¶ 12 On October 26, 2004, Buyer's primary negotiator, Thomas Rogers, sent a letter to Seller's broker, George Good of CB Richard Ellis, that outlined certain issues of concern. One issue of concern was the economic impact of the Hy-Vee Expansion because it was not expected that Hy-Vee would sign a new lease before the December 2004 closing. To calculate the present value of the Hy-Vee Expansion, Rogers determined that the new lease would generate a future incremental income of $430, 000 per year. He next calculated that, based on a 10% capitalization rate, the present value of the 20-year Hy-Vee Expansion lease was $4.3 million. To resolve the uncertainty of the new lease's impact on the $117 million sale, Rogers suggested that the $4.3 million be held back in escrow until: (1) the new lease was signed; (2) the supermarket was open for business: and (3) the leasehold was lien free.
¶ 13 B. The Third Amendment
¶ 14 On November 10, 2004, Buyer and Seller entered into the "Third Amendment to Real Estate Sale Contract" (Third Amendment) to memorialize the parties' holdback agreement. Accordingly, the Third Amendment provided that $4.3 million of the purchase price would be held in escrow and released to Seller when and if: (1) Hy-Vee executes a new lease by August 31, 2005; (2) Buyer delivers and Hy-Vee accepts the new leasehold by October 31, 2005; and (3) Hy-Vee obtains, by October 31, 2005, all permits and other governmental approvals necessary to complete the expansion. Specifically, the Third Amendment provides in relevant part:
"With respect to [the Mall], [the Buyer] and the Seller of said Property agree that at Closing they will enter into a Four Million Three Hundred Thousand and 00/100 Dollar ($4, 300, 000.00) holdback agreement from the purchase price of said Property . The holdback amount shall not be released until all of the following are satisfied: (1) execution of the lease with Hy Vee, Inc. on terms in accordance with Letter of Intent, dated October 12, 2004, attached hereto as Exhibit C, and in a form that is commercially reasonable; (2) delivery of the premises to [Hy-Vee] in the condition required as specified in the lease; and (3) acceptance by [Hy-Vee] of the premises and the obtaining by [them] of all permits and other governmental approvals necessary to complete the tenant's work. Should the lease not be executed by August 31, 2005, or all of the other conditions not be satisfied by October 31, 2005, the holdback amount shall not be released to the Seller, but it shall be forfeited and delivered to [the Buyer]."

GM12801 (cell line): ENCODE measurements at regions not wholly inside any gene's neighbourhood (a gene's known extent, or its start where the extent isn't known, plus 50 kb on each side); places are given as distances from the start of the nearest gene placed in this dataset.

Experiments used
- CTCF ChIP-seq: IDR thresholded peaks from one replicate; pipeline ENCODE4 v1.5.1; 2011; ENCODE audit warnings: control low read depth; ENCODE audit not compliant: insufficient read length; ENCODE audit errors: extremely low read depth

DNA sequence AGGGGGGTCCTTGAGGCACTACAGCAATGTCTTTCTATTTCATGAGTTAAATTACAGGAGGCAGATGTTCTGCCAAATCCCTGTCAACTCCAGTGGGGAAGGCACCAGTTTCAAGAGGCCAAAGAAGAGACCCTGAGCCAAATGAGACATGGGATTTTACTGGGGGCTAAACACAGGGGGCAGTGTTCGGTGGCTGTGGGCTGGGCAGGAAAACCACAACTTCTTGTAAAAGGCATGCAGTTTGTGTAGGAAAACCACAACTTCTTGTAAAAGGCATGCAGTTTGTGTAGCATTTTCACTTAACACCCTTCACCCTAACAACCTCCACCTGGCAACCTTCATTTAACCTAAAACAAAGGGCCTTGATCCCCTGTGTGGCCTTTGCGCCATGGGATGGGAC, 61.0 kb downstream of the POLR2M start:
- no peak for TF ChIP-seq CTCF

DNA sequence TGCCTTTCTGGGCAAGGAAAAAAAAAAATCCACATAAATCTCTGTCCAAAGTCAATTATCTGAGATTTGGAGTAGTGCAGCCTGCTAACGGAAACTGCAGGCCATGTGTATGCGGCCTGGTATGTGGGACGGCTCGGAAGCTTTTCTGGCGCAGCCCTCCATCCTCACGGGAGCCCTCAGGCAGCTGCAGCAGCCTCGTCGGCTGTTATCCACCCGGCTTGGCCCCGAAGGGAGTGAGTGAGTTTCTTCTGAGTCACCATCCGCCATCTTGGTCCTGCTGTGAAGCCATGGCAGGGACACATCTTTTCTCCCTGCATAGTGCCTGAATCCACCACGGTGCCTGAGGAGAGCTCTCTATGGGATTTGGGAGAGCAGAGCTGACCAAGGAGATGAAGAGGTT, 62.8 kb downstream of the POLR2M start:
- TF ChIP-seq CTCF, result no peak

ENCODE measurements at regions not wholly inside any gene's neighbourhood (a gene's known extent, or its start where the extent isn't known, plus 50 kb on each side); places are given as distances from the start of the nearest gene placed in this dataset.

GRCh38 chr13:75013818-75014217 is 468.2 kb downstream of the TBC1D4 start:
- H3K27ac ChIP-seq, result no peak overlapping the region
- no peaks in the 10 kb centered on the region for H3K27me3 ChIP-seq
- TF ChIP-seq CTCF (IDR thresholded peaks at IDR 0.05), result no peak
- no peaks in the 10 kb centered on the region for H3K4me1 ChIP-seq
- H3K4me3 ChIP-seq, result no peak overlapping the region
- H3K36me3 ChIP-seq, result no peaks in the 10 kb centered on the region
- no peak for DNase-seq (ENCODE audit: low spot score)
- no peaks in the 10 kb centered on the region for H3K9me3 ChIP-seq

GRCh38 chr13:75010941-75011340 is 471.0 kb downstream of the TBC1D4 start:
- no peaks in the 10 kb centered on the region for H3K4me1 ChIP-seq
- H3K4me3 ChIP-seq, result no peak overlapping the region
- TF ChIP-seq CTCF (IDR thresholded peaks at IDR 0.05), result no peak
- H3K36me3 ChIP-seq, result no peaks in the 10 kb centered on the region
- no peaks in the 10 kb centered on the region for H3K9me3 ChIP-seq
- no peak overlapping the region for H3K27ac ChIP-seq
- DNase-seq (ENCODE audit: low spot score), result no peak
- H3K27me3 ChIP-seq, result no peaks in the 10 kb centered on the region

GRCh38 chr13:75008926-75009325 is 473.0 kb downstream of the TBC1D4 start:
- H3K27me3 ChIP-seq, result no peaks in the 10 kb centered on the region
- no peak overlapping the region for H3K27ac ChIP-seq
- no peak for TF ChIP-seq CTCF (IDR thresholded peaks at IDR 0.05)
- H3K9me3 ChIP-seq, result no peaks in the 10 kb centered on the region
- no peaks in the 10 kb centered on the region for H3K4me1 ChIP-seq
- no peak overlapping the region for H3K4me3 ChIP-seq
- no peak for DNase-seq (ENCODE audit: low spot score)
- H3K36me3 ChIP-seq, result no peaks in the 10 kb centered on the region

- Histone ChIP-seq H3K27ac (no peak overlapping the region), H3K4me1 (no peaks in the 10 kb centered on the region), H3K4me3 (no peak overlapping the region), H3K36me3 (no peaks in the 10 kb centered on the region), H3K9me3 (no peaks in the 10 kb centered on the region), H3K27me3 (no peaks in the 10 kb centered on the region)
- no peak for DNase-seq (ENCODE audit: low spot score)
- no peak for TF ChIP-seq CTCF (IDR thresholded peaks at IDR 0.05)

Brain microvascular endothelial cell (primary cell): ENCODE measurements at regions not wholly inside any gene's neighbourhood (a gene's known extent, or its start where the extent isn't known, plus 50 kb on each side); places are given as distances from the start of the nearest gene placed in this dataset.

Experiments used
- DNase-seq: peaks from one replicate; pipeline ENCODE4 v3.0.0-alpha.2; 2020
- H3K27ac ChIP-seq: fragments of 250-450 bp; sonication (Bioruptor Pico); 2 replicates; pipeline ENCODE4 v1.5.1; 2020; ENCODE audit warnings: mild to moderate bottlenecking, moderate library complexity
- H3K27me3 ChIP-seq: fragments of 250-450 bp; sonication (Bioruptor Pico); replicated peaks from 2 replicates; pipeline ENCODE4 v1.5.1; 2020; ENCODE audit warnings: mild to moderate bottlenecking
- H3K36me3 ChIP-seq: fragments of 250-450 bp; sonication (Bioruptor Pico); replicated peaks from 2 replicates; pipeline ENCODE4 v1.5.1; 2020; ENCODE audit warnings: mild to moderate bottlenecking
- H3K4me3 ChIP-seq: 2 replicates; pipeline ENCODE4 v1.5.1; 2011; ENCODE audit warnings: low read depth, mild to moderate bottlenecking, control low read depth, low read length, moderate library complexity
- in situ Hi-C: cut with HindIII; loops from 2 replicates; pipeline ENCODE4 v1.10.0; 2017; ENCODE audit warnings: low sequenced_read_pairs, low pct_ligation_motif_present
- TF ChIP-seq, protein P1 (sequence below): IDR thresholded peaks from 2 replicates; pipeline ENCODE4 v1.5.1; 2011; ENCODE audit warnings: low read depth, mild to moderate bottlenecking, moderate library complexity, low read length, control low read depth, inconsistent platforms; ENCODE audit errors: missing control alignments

¶ 15 Thomas Rogers, Buyer's primary negotiator, testified that he negotiated the $4.3 million figure with Seller's primary negotiator, Michael Fontana. Furthermore, Rogers testified that the October 31, 2005 deadline was proposed by Seller, which was corroborated by the testimony of Gerry Curciarello and Patrick O'Leary, co-managing partners of Seller. Curciarello also testified at trial that the $4.3 million figure and the October deadline were the products of an arm's-length negotiation between Buyer and Seller, and that, at the time of the negotiations, he felt that the deadline was sufficiently distant to allow Seller to meet all of its obligations.
¶ 16 C. The Deed and Money Escrow Agreement
¶ 17 Prior to closing, on December 15, 2004, Buyer and Seller entered into a "Deed and Money Escrow Agreement" (DME), as required by the Third Amendment. The DME instructed the Escrowee to release the Hy-Vee Holdback upon the completion of the following events: (1) execution of a new commercially reasonable lease in conformity with the Letter of Intent; (2) delivery of the space to Hy-Vee; (3) acceptance of the space by Hy-Vee; and (4) Hy-Vee's receipt of all permits and other governmental approvals necessary for Hy-Vee to complete the expansion. Specifically, section VII of the DME, titled "Hy-Vee Holdback, " provides as follows: